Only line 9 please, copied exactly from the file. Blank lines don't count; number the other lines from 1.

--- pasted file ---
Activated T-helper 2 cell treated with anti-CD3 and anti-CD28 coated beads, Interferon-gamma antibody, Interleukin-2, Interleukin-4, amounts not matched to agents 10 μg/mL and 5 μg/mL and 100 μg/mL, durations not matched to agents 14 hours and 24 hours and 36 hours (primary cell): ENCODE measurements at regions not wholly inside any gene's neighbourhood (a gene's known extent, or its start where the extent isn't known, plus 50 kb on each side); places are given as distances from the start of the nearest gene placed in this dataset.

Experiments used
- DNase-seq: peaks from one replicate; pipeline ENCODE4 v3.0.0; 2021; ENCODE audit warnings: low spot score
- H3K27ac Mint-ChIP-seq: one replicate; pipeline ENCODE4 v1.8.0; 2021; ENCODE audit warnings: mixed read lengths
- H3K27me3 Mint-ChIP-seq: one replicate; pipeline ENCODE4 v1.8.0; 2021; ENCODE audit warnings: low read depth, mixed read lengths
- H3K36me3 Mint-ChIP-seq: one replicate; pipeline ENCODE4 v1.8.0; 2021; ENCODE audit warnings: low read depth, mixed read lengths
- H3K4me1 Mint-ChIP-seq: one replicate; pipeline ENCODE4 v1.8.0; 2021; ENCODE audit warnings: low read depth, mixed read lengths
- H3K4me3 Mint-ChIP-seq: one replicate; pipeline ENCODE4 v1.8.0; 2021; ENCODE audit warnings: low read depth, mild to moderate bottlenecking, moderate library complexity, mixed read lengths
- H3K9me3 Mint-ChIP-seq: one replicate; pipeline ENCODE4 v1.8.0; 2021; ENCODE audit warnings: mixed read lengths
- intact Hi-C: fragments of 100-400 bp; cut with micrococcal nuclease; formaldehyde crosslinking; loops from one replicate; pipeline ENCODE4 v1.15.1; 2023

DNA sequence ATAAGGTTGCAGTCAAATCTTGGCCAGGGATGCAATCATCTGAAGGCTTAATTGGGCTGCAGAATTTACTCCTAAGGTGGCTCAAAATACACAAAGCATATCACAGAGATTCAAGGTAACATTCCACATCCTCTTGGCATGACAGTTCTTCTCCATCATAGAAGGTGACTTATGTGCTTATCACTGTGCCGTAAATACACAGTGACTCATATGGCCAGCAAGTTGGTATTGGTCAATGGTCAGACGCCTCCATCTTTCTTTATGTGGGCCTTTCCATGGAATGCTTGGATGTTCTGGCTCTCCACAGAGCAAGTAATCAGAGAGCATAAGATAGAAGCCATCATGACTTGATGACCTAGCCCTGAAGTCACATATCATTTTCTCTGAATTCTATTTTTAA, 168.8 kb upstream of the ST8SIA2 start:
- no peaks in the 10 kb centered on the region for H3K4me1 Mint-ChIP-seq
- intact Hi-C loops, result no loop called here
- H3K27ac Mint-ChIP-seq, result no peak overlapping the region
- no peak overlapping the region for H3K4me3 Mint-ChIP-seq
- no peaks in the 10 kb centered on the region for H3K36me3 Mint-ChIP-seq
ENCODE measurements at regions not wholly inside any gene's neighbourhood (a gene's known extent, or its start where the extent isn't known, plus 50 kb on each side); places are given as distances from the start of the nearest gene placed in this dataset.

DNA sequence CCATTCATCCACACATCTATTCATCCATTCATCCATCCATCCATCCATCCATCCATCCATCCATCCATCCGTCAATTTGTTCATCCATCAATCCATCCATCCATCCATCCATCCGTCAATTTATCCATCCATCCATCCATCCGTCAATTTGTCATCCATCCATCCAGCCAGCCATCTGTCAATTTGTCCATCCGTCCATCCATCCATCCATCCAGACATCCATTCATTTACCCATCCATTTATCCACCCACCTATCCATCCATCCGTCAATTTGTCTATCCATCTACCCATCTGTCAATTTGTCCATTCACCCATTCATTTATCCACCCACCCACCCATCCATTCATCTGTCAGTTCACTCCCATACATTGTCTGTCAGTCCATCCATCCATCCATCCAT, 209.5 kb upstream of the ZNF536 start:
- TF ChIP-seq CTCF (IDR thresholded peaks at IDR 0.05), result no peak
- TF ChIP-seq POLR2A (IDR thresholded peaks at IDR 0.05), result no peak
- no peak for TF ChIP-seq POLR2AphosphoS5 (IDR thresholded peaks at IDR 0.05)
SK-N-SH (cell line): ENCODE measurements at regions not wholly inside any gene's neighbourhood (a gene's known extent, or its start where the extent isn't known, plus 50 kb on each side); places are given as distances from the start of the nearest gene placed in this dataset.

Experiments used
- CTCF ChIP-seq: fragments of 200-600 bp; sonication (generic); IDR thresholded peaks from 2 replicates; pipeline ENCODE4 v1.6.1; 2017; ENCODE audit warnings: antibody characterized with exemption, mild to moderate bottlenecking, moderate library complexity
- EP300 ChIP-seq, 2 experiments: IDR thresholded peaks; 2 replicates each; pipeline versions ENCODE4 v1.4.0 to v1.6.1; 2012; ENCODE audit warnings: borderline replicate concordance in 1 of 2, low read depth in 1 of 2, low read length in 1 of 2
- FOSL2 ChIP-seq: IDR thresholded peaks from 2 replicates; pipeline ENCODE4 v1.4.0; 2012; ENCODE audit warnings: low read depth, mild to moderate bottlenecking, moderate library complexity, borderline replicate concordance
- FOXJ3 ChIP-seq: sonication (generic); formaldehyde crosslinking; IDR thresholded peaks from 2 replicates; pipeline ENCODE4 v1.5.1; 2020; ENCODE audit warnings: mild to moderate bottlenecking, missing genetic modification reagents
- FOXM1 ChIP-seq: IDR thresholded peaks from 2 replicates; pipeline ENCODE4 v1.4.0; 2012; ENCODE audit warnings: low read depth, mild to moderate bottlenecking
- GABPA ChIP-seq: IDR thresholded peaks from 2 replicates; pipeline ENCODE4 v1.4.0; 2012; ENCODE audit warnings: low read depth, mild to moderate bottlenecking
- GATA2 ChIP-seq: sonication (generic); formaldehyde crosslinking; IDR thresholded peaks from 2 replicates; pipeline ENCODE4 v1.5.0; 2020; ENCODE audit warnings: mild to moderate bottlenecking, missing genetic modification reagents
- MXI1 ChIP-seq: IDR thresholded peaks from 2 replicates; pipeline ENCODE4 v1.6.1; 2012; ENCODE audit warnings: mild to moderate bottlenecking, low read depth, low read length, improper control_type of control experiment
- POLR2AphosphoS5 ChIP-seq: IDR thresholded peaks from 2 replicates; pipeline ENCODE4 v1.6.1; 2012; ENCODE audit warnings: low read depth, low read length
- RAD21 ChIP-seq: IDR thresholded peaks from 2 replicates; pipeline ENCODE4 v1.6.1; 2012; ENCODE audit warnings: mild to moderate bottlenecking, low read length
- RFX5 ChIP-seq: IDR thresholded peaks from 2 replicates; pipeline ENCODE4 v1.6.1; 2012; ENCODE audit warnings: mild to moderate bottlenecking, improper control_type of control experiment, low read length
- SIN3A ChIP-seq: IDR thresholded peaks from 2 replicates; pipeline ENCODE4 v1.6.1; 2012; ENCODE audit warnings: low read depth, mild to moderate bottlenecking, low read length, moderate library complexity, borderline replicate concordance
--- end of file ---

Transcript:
- H3K9me3 Mint-ChIP-seq: one replicate; pipeline ENCODE4 v1.8.0; 2021; ENCODE audit warnings: mixed read lengths